GENEVA (Reuters) - The United States should join the European Union and China in setting ambitious goals to become carbon neutral, the head of the U.N.’s World Meteorological Organization (WMO) said on Tuesday.
President Xi Jinping announced at the U.N. General Assembly last month that China aimed to become carbon neutral by 2060, while the European Union has pledged to achieve such status by 2050.
“All in all I think that this announcement is great, since at least European Union countries and China are now sharing common reason, that’s very good news. And I hope that also the U.S. will join that club in the near future,” Petteri Taalas, WMO Secretary-General, told a briefing in Geneva.
Xi used the U.N. lectern to call for multilateral action on climate change after President Donald Trump called the Paris climate agreement - with nearly 200 signatories - a one-sided accord and criticised China for being the world’s largest carbon emitter.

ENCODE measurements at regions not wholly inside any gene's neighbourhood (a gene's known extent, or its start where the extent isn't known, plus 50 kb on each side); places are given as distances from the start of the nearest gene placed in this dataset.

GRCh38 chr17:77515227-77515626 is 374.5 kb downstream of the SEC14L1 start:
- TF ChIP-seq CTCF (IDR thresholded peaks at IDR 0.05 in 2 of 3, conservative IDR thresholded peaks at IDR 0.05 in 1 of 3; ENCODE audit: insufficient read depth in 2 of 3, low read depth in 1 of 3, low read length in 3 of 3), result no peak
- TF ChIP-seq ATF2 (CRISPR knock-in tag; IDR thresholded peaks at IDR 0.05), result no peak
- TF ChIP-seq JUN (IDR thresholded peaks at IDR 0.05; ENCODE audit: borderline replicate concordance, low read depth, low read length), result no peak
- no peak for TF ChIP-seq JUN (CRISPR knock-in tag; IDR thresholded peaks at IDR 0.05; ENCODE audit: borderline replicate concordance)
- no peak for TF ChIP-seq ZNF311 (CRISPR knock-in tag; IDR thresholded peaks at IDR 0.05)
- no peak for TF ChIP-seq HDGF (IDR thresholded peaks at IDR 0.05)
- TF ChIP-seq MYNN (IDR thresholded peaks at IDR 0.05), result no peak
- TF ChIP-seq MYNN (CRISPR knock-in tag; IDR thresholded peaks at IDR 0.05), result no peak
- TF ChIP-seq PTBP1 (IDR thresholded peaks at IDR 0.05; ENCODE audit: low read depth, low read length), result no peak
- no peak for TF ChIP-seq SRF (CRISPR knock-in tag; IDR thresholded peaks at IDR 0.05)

“If we fail with climate mitigation then we would see problems which are of a very different magnitude when it comes to human suffering and also economic losses,” Taalas said.
“Also in the United States there has been good progress especially the private sector, and several states have been investing in climate-friendly technologies,” he added.
Global temperatures will continue to warm over the next five years, and may even temporarily rise to more than 1.5 degrees Celsius above pre-industrial levels, the WMO said in July. Scientists have set 1.5C (2.7 Fahrenheit) as the ceiling for avoiding catastrophic climate change.
Responding to a question from Chinese Central Television, Taalas said: “China is contributing 25% of the global emissions and one of your major challenges is that your energy production is very much based on coal-fired power plants.”
But China has made record investments in renewable energy, such as solar and wind energy, and has become a significant exporter of such technology worldwide, he said.
Reporting by Stephanie Nebehay; Editing by Kirsten Donovan
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